Eight days since the mangled trailer dumped on the street alongside Riverview Playfield was tagged with a three-day warning – and it’s still there. It came up at last night’s Highland Park Action Committee/Delridge Neighborhoods District Council meeting (full meeting report to come); commenters on our previous report believe it can be traced to a house on Puget Ridge. We went back a short time ago to check on its status, and found two people talking nearby: One was a Seattle Parks employee who said she’s been working to find out what can/will be done about it; she said she has talked with the area’s Community Police Team officer and is also contacting Seattle Public Utilities, since they deal with illegal dumping, but she said she has no answers yet. The other person was a man who said he wanted to salvage the tires off the trailer, but appeared to be rethinking that, given the police notice. Meantime, we also have a message out to SPD to see what happens from here.
4:36 PM UPDATE: Haven’t gotten that answer from SPD yet. But we do hear that our friends at KING 5 are picking up the story – Jim Forman is on the case as of about half an hour ago. We suspected it might have attracted citywide-media attention after our tweet during last night’s meeting:
Trashed camper from hell just came up at Highland Park meeting. “My kids keep asking me if there are dead people in there,” one woman said.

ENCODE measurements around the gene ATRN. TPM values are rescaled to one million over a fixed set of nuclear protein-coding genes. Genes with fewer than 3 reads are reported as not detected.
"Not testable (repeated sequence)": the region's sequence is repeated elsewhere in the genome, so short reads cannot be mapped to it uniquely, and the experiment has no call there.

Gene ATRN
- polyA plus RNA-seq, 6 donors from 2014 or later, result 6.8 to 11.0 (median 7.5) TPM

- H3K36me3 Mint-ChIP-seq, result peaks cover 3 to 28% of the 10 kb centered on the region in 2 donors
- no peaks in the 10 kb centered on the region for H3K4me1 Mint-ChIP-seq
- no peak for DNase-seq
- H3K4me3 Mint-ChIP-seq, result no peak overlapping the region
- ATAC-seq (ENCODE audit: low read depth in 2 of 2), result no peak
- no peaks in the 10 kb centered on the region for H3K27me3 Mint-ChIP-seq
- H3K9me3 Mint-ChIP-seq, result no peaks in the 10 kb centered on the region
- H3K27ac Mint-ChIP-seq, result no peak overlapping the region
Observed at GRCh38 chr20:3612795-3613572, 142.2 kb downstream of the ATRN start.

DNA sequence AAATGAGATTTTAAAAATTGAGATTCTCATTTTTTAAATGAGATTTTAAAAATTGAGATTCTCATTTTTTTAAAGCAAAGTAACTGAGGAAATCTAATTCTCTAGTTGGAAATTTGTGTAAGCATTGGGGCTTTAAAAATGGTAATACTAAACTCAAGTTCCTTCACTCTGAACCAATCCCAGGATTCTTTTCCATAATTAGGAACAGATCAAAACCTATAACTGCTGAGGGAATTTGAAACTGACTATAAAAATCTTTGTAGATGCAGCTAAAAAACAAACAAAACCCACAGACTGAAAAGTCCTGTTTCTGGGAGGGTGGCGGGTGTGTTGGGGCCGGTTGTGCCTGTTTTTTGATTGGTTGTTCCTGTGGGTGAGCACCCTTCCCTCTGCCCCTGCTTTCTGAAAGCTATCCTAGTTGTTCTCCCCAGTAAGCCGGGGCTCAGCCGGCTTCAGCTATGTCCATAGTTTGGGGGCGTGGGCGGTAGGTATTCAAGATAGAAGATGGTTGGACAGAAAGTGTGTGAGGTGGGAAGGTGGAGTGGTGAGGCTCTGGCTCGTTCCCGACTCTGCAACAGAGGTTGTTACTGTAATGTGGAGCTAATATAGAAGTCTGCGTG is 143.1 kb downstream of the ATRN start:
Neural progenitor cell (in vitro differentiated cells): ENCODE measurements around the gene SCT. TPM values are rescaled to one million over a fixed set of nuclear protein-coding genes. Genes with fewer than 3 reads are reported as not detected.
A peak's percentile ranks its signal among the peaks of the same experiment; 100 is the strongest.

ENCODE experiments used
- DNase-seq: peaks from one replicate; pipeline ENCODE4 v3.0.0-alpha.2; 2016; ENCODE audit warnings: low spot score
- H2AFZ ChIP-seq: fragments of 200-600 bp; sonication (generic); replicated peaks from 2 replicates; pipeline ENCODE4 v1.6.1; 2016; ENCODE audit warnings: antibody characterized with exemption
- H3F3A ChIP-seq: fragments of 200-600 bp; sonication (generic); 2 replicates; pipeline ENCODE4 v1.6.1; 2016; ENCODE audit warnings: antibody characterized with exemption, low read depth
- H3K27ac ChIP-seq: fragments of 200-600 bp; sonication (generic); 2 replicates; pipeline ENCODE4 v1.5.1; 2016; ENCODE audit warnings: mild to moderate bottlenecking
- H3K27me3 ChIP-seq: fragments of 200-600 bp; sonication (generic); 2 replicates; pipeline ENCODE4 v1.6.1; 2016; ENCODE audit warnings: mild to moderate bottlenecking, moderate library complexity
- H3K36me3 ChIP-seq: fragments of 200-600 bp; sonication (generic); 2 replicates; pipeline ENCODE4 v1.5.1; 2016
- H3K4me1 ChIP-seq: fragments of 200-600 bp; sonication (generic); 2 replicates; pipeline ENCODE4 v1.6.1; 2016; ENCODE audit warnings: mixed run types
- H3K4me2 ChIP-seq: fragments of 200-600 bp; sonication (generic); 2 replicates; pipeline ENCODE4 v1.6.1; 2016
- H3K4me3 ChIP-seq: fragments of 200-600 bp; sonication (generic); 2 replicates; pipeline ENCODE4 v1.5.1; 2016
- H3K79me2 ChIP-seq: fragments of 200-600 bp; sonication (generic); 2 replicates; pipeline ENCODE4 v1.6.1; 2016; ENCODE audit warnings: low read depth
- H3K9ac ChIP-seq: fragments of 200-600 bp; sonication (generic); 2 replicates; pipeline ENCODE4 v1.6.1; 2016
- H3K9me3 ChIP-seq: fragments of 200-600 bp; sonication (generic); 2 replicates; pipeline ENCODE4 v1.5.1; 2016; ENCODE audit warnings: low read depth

— West Seattle Blog (@westseattleblog) November 29, 2012
5:40 PM UPDATE: Got a little context from Community Police Team Officer Jon Kiehn – this isn’t a simple tow job because it appears the trailer has debris that could fall off.
Since it’s been abandoned/dumped on SDOT property, that agency has to figure out how to stabilize it for towing. And as we learned during our stop today, Parks has a stake in it too since it’s adjacent to their facility. He’ll be checking tomorrow on the bottom line – how soon it’ll be removed.
6:59 PM UPDATE: Further followup from Officer Kiehn – he’s contacted SPU too, with whom he hopes to work ASAP to get it removed – as soon as the debris are removed so that it can be safely taken away. The delay, he thinks, might have been some crossed wires regarding one department thinking another had it handled. Regarding the issue of who did this and who might own it, he says those who believe they know who it belong(ed/s) to can e-mail him with that info and he’ll contact the suspected owner to investigate: Jonathan.Kiehn@seattle.gov is his address.